What is the Point of a Community Manager?

football players

When you’re in business, it gets really difficult to stay away from sports analogies but as they say, when in Rome…

A very good Community Manager is akin to a very good Offensive Line player on a football team.  They are responsible for ensuring that no bad actors break through to tackle the Quarterback, or in this case our clients’ content.  They are the first line of defense against a PR crisis, a dissatisfied customer, or a malicious spammer who wants to leverage the real people who are interested in our brands and their products. 

Let’s continue this offensive line analogy; a very good offensive lineman also blocks for the running back.  One crucial component of our organic community growth strategy is proactive engagement.  So we spend a significant amount of time playing offense and commenting on like-minded community members’ posts and content.  We want to be a part of their community so that they will consider being a part of ours.  

With that being said, let’s review a few action items we community managers often find on our agendas: 

  1. Consumer Assistance & Experience: In the year 2024, there is absolutely no better way for a consumer to connect with a brand than through social media, whether it’s to ask for assistance or to share an insight that the brand team otherwise would not have seen.  It’s the world’s biggest crowdsourced user experience study.  This, of course, assumes that the brand has set themselves up to be receptive to consumer outreach.
  1. Engagement:  We are responsible for interacting and engaging with the community, leaving input where applicable and appropriate.  Our entire goal is to generate conversation and therefore, engagement.  When a person with an entire community of their own engages with us, that activates the algorithm and exposes their web to our content and our brand.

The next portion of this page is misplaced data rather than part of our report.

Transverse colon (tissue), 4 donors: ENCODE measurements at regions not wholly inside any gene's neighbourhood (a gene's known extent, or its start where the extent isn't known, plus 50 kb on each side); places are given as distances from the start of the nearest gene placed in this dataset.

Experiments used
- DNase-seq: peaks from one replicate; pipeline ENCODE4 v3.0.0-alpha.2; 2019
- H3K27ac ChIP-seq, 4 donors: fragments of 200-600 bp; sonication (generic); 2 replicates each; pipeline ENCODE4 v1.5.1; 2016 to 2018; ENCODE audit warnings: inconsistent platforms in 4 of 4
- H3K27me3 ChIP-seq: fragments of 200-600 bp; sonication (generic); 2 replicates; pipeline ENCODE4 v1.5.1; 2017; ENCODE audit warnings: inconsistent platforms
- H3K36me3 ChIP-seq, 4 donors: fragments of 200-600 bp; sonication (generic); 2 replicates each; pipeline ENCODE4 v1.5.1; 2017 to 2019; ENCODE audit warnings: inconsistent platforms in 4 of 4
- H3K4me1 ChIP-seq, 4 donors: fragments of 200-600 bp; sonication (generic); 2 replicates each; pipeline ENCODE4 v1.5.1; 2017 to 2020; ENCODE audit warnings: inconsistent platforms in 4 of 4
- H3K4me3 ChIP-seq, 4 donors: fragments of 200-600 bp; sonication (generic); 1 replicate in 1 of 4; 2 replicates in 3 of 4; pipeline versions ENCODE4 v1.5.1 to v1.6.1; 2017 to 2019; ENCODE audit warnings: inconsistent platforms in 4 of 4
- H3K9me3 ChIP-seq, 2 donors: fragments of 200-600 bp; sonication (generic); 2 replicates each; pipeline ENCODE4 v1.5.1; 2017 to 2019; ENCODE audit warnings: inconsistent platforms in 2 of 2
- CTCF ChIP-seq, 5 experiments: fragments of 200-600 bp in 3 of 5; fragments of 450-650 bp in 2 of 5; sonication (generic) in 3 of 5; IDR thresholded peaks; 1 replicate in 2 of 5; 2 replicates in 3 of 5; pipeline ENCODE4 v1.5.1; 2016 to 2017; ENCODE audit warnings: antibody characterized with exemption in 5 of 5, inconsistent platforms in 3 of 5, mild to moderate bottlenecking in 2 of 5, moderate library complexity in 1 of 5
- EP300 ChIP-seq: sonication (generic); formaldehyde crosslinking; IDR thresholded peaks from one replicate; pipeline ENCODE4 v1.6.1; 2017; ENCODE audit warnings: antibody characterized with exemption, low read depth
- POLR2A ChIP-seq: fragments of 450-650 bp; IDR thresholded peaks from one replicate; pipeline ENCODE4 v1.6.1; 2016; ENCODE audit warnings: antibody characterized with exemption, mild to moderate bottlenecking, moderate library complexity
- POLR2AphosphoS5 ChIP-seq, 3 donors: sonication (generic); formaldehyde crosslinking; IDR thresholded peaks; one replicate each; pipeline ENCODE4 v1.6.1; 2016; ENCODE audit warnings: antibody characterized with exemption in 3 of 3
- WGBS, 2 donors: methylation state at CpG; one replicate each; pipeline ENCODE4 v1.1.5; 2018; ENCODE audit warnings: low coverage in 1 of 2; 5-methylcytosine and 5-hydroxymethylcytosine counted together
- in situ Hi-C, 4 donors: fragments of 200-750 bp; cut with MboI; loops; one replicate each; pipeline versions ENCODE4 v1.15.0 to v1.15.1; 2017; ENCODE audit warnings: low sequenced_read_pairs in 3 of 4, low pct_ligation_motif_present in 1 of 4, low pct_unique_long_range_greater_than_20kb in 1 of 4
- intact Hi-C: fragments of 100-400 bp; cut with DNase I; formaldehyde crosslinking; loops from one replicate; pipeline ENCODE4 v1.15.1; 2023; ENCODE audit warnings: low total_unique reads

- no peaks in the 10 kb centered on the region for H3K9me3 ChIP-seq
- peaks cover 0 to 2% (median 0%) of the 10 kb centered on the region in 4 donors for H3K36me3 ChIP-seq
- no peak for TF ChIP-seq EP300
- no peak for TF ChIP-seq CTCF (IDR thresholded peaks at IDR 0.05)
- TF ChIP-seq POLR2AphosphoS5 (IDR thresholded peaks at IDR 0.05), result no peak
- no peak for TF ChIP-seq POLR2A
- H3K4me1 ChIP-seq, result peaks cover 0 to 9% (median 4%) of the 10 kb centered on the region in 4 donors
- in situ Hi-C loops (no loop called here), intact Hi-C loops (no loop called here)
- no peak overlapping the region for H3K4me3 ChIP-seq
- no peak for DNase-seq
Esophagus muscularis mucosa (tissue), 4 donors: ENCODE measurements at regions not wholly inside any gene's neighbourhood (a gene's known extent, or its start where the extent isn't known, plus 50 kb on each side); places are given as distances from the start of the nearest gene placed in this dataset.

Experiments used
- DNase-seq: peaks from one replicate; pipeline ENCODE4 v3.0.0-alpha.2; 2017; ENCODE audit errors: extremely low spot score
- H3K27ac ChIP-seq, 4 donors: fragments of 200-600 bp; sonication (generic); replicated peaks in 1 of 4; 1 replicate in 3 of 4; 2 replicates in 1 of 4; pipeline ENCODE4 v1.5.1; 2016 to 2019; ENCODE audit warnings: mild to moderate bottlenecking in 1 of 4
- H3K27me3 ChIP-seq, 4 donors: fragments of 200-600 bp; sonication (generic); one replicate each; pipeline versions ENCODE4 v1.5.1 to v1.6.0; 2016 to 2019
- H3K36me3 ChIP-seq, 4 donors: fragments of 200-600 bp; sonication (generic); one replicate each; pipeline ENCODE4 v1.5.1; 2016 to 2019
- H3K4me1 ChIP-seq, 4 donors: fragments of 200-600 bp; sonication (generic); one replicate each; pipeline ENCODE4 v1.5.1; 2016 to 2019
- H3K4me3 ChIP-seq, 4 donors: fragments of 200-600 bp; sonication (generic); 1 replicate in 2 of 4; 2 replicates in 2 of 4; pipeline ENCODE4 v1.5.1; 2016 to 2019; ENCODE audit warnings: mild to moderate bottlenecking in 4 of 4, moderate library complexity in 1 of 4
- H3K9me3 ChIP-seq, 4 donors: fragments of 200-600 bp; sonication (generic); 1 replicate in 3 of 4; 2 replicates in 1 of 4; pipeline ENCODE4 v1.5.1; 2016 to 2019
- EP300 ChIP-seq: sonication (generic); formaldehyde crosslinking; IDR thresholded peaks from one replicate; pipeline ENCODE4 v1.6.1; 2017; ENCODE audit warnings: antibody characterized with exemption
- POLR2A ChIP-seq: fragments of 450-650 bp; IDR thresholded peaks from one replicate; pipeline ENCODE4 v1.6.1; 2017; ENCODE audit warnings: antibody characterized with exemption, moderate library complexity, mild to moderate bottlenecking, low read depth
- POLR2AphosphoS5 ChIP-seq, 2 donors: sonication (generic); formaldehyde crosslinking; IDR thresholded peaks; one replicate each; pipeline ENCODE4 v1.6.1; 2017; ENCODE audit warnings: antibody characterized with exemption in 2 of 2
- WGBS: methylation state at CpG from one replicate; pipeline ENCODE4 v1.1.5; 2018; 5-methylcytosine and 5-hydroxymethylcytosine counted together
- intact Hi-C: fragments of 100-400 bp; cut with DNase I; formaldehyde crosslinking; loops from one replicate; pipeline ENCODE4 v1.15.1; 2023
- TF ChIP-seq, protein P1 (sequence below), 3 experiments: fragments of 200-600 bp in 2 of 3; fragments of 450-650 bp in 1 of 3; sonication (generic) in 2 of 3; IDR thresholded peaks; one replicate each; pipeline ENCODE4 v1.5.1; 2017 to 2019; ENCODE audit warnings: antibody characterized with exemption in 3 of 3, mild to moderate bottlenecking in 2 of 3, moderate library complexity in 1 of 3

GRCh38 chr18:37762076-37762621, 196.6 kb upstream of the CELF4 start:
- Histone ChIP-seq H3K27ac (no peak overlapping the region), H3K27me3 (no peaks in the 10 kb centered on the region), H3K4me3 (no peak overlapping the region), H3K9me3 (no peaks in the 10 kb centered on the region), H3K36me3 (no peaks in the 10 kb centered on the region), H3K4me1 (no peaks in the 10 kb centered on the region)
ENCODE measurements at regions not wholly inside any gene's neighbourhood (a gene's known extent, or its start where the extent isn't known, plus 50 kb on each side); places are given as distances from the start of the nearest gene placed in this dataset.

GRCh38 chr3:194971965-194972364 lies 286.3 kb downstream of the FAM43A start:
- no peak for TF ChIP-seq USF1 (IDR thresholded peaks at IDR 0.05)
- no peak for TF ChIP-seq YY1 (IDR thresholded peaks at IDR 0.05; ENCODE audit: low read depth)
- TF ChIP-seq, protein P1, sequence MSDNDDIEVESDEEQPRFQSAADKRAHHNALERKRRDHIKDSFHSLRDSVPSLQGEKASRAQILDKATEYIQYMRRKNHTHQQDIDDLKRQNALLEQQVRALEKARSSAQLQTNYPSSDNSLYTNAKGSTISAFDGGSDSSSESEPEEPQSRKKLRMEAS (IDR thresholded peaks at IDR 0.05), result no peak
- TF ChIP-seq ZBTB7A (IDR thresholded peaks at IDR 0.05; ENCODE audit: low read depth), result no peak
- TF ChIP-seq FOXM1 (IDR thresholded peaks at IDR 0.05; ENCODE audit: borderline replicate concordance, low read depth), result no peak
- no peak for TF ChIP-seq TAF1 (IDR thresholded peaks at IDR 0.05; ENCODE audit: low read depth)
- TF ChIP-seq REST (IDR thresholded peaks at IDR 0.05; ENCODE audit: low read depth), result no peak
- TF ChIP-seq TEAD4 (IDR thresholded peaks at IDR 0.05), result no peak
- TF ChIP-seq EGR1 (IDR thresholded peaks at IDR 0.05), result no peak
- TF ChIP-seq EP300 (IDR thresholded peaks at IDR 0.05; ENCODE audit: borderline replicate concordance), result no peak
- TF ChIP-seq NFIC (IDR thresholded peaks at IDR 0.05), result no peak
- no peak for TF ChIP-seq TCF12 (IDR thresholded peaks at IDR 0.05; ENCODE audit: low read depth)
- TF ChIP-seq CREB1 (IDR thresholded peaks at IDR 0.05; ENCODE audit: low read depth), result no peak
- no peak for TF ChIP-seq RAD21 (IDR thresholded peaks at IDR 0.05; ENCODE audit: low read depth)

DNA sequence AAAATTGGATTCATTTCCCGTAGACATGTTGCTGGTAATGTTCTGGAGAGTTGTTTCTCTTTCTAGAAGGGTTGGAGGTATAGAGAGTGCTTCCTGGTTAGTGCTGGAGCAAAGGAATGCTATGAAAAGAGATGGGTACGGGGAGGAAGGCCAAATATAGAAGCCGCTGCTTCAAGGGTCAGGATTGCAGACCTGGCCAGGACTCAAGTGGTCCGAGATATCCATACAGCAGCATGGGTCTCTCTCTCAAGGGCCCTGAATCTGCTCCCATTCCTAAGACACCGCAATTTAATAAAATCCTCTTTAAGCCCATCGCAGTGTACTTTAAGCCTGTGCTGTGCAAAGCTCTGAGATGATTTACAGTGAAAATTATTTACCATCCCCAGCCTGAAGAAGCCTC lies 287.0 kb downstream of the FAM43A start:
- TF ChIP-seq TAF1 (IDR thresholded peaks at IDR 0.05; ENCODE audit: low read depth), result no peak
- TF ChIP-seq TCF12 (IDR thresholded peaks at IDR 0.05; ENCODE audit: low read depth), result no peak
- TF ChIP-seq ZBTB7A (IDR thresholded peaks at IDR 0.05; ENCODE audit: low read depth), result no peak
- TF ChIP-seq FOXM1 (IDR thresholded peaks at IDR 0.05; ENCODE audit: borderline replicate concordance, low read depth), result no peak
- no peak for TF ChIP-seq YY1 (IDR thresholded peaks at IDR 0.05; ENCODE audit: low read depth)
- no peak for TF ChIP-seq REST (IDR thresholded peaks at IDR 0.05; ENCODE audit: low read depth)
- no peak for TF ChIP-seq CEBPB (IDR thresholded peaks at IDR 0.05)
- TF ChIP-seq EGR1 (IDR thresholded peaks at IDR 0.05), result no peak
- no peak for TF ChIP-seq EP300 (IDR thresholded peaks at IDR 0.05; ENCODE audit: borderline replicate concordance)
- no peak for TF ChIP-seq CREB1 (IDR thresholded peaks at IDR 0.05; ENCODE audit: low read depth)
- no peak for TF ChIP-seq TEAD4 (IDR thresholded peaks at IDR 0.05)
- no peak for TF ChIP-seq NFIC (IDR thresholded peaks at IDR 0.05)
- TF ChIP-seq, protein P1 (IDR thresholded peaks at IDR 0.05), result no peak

1. Content:  Community managers are often at the forefront of collecting User Generated Content (UGC) because we’ll see what other people are posting about our clients and their products.  Perhaps they used a product in a creative way.  We’ll capture that content and ask for permission to repost it ourselves.  Folks love to see that brands appreciate the content that they themselves posted and there are few better ways than sharing UGC. 
  1. Moderation: Someone’s got to zap those trolls and make sure the community is clean and safe for authentic users.  
  1. Innovation and Ideation: Have you ever been in a room with ten other marketing professionals and the meeting director says, “ok everyone, give me your best ideas!”  With a strong community management process in place, you’ve turned those ten folks into thousands of people who can contribute ideas for the brand to pull from.  Community managers are the liaison between users and producers and when there’s a positive feedback loop, great things happen. 

These are just five specific examples of how an effective community management process provides your business with critical insights and feedback from the very community that they depend on.  



  1. Engagement (interact & engage w/ the community, leaving input where applicable, generating conversation) 
  2. Content ( collecting UGC, presenting content ideas) 
  3. Moderation (monitor comments being left, escalate issues, respond to questions and ideas) 
  4. Communication (point of contact between brand + community) 
  5. Problem Resolution (customer support) 
  6. Analysis (track + report social analytics) 
  7. Advocating for the community ( bring feedback to the team about what the community likes + what’s working) 
  8. Innovative ideas ( monitor the community, see what’s trending + present content ideas) 
  9. Feedback Collection (track what the community is saying about the brand/product) 
  10. Collaboration ( finding and tracking influencer partnerships)